Now, western Europe is here far from an untarnished exemplar. In the country I once knew best (the UK) the almost exclusive focus on fighting the virus has left up to half a million people waiting for surgery. And meanwhile, the recent Marmot report found that some parts of England have a death rate a quarter higher than England as a whole, while life expectancy is also falling in some regions.  Health inequalities are rampant in the CEE region, but they are significant – and rising – across the EU where life expectancy fell by a year in 2020.
 
Can we prevent a snowball effect?
 
The EU’s Beating Cancer Plan is a core element of meeting Europe’s new health imperative. As Professor Christoph Zielinski of the Central European Cooperative Oncology Group warned us at the event, the CEE region will have to deal with "a tsunami of cancer cases" and is ill-prepared to do so. Its pre-pandemic record was poor, with care shortages and inadequate screening and diagnosis. Survival rates fall significantly below those in the west. Research levels are lower. Waiting times are longer.
 
Again, the CEE region is not uniquely affected. We know that as many as a million Europeans have missed out on their cancer diagnosis during the pandemic; and accordingly treatments have been curtailed or postponed. But, more than that, the pandemic has accentuated systematic differences in health between social groups both within countries and between EU regions. See here.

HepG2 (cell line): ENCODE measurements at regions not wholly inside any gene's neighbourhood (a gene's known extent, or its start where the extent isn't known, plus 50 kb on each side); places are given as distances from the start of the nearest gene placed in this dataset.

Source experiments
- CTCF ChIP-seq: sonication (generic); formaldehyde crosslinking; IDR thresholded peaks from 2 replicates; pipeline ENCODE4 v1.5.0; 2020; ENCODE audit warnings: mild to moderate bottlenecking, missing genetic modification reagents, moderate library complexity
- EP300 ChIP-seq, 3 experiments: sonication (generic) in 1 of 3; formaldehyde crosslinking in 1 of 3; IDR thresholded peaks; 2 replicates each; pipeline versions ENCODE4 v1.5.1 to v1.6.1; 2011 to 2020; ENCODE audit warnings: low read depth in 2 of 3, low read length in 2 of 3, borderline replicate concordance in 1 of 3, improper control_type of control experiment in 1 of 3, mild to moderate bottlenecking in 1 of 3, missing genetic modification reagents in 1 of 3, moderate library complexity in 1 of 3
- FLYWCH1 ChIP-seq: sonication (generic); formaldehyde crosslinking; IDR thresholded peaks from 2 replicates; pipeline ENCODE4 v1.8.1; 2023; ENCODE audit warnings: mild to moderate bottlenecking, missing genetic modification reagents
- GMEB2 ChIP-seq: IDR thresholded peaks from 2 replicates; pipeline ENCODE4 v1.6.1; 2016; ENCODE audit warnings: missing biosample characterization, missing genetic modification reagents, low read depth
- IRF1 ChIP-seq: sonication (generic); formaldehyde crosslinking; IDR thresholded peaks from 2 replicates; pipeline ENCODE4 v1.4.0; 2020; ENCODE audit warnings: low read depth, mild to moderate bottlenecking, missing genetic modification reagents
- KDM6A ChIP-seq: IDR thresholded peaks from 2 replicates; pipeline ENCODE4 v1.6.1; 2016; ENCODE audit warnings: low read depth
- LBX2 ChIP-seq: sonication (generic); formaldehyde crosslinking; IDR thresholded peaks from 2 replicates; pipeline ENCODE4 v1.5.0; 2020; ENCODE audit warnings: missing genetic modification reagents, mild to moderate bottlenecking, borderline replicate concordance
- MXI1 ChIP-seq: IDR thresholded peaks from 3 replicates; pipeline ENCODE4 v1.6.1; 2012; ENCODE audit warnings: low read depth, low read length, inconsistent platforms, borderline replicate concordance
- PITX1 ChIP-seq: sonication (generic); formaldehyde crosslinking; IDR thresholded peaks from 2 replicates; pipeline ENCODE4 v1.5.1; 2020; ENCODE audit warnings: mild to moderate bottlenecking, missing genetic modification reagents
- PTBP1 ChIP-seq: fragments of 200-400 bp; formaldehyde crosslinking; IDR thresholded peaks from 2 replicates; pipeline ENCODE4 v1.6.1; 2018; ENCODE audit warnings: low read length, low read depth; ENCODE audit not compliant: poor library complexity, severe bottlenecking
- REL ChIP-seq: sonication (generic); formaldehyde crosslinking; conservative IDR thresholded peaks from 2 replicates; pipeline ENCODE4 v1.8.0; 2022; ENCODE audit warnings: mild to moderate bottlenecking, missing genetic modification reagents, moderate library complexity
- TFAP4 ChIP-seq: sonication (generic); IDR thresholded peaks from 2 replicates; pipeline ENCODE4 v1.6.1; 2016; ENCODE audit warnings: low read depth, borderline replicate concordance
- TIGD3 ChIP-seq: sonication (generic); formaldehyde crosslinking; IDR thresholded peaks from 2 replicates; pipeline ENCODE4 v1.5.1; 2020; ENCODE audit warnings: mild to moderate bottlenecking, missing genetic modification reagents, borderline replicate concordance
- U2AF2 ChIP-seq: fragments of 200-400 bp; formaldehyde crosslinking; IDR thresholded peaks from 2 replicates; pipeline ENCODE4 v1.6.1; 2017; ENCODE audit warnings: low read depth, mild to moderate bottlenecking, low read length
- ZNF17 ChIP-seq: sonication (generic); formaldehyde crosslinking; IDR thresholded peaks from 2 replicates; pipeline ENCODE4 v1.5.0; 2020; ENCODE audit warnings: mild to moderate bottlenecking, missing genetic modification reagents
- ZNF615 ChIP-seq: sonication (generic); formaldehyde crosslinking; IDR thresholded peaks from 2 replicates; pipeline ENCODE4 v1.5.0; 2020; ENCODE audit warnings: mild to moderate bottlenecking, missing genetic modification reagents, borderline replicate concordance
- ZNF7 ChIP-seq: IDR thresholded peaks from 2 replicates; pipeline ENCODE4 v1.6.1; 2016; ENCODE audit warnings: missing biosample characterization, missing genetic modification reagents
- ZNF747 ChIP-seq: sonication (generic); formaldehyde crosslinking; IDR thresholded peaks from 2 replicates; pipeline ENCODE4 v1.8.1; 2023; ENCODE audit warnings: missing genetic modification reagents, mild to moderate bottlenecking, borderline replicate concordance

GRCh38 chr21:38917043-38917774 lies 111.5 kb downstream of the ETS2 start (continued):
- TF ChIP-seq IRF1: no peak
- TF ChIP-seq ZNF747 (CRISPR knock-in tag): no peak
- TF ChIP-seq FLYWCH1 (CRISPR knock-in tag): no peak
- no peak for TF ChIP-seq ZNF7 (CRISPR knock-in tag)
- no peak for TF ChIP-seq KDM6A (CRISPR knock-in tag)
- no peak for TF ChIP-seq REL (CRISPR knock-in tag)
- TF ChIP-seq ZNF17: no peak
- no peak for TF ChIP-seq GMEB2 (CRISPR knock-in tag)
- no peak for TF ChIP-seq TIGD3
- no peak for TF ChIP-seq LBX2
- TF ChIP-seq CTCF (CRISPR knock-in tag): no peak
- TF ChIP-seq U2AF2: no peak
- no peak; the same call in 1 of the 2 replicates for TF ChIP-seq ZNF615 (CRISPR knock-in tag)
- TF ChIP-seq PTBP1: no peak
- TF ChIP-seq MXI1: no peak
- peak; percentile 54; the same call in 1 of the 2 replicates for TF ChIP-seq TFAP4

And here I make a special plea. Europe has been swift and adept at using its powers in the area of employment law and specifically in the area of discrimination, from the early cases on equal pay for equal work to today’s focus on much broader aspects of diversity and inclusion.  Now is the time for the EU to tackle discrimination to ensure equitable treatment of cancer survivors in the labour market. This is about having the political will to act and to build a Europe-wide framework to beat cancer, the number two killer after cardiovascular disease.  Doing this will sometimes mean going beyond healthcare into other areas of policy and law. 
 
Cancer, its diagnosis and treatment, must be high on the list of healthcare priorities for the post-Covid era. Indeed, the pandemic has highlighted inadequacies across the healthcare spectrum that must be remedied as our priorities change. Failure to address the challenges will simply create a snowball effect in future. The EU's ambitious recovery programme now being rolled out in national plans (and its possible successors) needs to be focused towards transition in our healthcare systems in Europe – along with the green and digital transitions.  It's never too late to think again.

David Earnshaw

David Earnshaw joined the global pharmaceutical company MSD in early 2016 as Associate Vice President, European...